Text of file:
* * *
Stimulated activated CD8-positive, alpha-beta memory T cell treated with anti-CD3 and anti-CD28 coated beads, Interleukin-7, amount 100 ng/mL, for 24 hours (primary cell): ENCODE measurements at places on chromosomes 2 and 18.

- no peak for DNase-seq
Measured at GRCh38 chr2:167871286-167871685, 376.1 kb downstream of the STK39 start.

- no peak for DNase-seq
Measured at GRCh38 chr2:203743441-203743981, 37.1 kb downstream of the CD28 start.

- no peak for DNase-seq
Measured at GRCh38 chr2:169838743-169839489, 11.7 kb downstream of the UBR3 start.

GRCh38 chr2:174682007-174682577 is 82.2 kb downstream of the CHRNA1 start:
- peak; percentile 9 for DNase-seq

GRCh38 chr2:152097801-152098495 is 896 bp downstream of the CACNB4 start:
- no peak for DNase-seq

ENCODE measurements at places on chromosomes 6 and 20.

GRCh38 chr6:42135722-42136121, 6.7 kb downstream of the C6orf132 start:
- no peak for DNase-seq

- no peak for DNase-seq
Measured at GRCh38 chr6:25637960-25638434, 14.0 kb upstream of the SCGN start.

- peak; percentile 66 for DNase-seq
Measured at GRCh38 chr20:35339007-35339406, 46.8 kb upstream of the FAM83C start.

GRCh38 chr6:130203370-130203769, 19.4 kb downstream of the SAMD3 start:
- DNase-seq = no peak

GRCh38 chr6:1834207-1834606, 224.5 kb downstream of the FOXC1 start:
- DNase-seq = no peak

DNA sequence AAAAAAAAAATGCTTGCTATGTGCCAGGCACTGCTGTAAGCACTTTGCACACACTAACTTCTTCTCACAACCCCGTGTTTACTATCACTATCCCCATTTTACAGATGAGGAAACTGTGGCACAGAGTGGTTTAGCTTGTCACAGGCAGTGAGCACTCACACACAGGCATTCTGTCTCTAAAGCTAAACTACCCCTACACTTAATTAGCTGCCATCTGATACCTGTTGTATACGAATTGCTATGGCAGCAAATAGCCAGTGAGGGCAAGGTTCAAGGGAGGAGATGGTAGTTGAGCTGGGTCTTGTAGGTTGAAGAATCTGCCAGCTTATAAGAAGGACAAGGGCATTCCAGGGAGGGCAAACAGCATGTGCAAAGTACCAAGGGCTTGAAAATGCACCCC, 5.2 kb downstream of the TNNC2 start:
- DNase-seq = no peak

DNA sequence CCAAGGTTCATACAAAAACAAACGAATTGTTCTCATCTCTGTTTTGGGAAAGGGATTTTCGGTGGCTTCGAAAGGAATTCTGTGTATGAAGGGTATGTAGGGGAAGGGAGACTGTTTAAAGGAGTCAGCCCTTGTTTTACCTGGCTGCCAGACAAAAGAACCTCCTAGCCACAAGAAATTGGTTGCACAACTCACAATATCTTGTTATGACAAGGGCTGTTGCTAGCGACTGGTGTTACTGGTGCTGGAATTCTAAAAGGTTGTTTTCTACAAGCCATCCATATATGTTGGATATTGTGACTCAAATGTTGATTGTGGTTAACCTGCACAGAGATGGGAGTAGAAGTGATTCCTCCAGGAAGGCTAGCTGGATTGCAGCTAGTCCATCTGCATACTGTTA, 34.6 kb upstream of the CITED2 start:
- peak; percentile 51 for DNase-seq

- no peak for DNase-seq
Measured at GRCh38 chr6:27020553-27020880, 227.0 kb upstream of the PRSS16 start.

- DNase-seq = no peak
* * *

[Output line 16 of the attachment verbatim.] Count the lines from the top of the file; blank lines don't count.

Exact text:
Measured at GRCh38 chr6:25637960-25638434, 14.0 kb upstream of the SCGN start.